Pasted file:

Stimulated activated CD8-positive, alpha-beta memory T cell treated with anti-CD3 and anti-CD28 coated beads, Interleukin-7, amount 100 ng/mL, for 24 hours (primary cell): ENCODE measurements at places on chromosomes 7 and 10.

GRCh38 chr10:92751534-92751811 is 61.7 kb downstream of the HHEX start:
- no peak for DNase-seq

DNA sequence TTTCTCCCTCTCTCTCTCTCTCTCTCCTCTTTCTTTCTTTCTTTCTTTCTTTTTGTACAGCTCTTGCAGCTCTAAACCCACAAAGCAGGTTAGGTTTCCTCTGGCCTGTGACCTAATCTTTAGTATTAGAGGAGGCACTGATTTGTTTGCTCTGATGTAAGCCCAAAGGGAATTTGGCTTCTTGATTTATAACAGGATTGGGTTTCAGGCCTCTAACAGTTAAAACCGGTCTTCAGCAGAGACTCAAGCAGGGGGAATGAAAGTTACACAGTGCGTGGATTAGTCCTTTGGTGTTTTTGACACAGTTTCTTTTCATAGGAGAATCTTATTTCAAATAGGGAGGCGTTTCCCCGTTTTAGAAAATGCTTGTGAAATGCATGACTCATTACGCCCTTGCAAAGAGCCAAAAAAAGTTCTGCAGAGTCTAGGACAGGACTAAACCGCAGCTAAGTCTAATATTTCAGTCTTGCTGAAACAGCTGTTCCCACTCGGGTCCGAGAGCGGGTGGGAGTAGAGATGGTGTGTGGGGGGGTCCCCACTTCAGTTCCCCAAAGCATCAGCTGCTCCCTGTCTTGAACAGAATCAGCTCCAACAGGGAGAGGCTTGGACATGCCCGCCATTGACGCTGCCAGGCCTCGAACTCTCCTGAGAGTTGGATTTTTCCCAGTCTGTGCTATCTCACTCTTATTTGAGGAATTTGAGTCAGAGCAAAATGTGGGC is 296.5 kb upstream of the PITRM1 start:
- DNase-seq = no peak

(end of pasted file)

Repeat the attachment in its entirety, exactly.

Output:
Stimulated activated CD8-positive, alpha-beta memory T cell treated with anti-CD3 and anti-CD28 coated beads, Interleukin-7, amount 100 ng/mL, for 24 hours (primary cell): ENCODE measurements at places on chromosomes 7 and 10.

GRCh38 chr10:92751534-92751811 is 61.7 kb downstream of the HHEX start:
- no peak for DNase-seq

DNA sequence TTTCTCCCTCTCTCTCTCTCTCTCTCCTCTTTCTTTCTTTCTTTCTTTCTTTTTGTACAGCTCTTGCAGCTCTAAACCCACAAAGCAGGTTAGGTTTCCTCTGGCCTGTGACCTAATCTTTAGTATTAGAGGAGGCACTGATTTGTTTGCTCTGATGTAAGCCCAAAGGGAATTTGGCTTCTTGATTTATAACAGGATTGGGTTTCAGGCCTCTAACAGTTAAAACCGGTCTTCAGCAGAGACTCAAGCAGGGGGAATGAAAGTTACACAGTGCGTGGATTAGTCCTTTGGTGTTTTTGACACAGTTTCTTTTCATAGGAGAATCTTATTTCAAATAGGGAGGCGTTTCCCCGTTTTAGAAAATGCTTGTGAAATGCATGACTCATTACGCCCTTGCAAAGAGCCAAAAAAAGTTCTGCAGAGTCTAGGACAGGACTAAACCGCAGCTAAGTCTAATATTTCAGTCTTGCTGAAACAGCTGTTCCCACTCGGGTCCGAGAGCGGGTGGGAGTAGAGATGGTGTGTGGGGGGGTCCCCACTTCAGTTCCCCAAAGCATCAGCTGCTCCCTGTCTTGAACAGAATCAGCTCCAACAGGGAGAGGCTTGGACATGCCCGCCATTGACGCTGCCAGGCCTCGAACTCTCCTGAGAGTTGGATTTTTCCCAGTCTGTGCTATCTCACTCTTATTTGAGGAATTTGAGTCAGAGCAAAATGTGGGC is 296.5 kb upstream of the PITRM1 start:
- DNase-seq = no peak